Berlin, Jan 29 (AP/UNB) — U.N. Secretary-General Antonio Guterres has been chosen as the winner of a prestigious German prize for contributions to European unity.
The city of Aachen announced Tuesday that Guterres has been awarded the International Charlemagne Prize.
The award committee said Guterres is "an outstanding advocate for the European model of society, for pluralism, tolerance and dialogue, for open and caring societies, for the strengthening and consolidation of multilateral cooperation."
The former Portuguese prime minister and U.N. refugee chief follows last year's winner, French President Emmanuel Macron, and previous laureates including former U.S. President Bill Clinton, Popes Francis and John Paul II, and German Chancellor Angela Merkel.
The Holy Roman emperor Charlemagne once ruled a swath of western Europe from Aachen, where the prize ceremony will be held May 30.
Havana, Jan 29 (AP/UNB) — Neighborhood brigades and teams of government workers hacked at fallen trees and hauled chunks of concrete out of collapsed homes Monday as the Cuban capital attempted to recover from what officials called the strongest tornado to hit Cuba in nearly 80 years.
Three people were dead and hundreds injured, at least 12 in critical condition, after the tornado touched down with estimated winds of 200 mph (320 kph) in three neighborhoods across eastern Havana.
Members of the Provincial Defense Council of Havana said 90 homes collapsed completely and 30 suffered partial collapse.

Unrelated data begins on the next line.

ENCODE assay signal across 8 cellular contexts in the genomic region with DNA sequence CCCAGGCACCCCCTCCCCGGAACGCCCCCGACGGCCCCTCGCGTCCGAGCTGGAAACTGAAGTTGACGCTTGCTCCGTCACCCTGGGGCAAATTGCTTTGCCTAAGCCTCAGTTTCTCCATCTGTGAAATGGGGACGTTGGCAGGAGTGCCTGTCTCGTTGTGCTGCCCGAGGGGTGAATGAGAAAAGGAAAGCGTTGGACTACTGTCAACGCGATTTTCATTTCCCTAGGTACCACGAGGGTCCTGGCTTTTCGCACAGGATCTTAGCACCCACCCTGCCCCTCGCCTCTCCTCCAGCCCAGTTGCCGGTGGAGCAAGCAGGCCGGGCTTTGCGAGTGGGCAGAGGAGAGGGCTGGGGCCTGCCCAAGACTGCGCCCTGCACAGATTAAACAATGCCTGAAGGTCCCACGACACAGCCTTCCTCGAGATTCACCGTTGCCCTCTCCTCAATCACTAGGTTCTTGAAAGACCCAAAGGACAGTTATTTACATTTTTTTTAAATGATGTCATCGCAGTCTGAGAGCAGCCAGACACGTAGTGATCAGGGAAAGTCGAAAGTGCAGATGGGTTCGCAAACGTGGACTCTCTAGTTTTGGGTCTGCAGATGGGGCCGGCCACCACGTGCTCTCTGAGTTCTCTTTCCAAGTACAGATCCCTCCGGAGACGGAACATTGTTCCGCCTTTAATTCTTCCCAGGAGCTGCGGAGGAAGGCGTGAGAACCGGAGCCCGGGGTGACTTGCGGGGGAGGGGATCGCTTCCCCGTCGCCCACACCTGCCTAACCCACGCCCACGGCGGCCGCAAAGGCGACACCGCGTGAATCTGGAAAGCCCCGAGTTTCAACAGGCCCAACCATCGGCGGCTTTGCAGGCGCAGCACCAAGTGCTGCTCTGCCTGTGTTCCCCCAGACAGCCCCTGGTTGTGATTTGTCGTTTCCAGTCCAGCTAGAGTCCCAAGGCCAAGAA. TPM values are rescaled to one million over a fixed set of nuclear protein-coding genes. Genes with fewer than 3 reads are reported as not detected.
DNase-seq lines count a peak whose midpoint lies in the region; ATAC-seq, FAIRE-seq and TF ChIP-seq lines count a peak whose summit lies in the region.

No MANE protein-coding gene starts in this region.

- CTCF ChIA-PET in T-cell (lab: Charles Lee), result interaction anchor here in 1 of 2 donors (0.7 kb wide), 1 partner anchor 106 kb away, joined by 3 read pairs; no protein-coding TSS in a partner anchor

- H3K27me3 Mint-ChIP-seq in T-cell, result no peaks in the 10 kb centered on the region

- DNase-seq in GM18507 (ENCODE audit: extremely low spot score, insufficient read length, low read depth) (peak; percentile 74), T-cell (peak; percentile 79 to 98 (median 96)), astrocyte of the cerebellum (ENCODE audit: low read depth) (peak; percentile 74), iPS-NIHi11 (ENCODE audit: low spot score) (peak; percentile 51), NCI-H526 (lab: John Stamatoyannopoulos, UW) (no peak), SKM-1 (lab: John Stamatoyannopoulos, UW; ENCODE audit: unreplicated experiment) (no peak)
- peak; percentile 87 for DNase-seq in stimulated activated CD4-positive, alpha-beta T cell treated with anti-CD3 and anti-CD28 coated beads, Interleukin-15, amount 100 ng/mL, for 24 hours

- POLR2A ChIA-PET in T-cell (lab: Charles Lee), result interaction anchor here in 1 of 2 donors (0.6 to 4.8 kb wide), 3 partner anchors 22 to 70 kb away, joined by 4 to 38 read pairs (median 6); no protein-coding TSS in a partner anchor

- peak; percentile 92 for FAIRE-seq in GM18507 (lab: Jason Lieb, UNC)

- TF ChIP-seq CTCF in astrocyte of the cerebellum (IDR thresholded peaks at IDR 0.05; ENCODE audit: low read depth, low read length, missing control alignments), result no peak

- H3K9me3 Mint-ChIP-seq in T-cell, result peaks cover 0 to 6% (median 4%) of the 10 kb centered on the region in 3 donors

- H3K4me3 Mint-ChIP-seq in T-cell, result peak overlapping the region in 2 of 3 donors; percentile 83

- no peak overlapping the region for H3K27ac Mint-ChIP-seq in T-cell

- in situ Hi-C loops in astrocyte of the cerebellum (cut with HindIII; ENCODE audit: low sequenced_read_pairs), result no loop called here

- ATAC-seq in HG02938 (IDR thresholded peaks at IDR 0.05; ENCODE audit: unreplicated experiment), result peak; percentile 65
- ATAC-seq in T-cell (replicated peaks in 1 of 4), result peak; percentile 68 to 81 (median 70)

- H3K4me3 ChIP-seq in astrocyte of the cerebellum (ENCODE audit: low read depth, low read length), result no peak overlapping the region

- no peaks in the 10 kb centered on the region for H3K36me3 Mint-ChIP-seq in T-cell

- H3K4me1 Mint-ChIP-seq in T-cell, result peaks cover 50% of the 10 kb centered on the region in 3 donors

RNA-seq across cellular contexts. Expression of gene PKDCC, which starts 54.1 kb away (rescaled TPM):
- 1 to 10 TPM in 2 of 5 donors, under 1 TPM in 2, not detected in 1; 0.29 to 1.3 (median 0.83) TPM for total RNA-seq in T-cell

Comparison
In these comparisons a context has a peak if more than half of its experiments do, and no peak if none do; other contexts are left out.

A quarter of the city's roughly 2 million people were without power Monday afternoon and more than 200,000 people had lost water service because of a broken main and power cuts that left pumps out of service. Some 100 underground cisterns close to the coastal section of Havana were contaminated by seawater.
Three electric substations were knocked out by the tornado, the strongest to hit Cuba since Dec. 26, 1940, when a Category F4 tornado hit the town of Bejucal, in what is now Mayabeque province, officials said. It also appeared to be the first tornado to hit the capital in at least as many years.
Residents of the three relatively poor boroughs hit by the tornado were bracing for further calamity once the tropical sun started to dry sodden buildings, which can often lead to structures shifting and collapsing.
Julio Menendez, a 33-year-old restaurant worker, said his neighborhood in Havana's 10 de Octubre district looked "like a horror movie."
"From one moment to the next, we heard a noise like an airplane falling out of the sky. The first thing I did was go hug my daughters," who are 9 and 12, he told The Associated Press.
Driver Oster Rodriguez said that amid a fierce storm, what looked like a thick, swirling cloud touched down in the central plaza of the Reparto Modelo neighborhood "like a fireball." He saw a bus blown over, though he said the driver escaped unharmed.
Miguel Angel Hernandez of the Cuban Center for Meteorology said the tornado was a Category F3, with winds between 155 and 199 miles per hour, produced when a cold front hit Cuba's northern coast. Other meteorologist told state media that the tornado may have been even stronger.
Some of the heaviest damage from Sunday night's rare tornado was in the eastern borough of Guanabacoa, where the twister tore the roof off a shelter for dozens of homeless families.
Cubans enduring long waits for government housing often live in such multifamily shelters for years.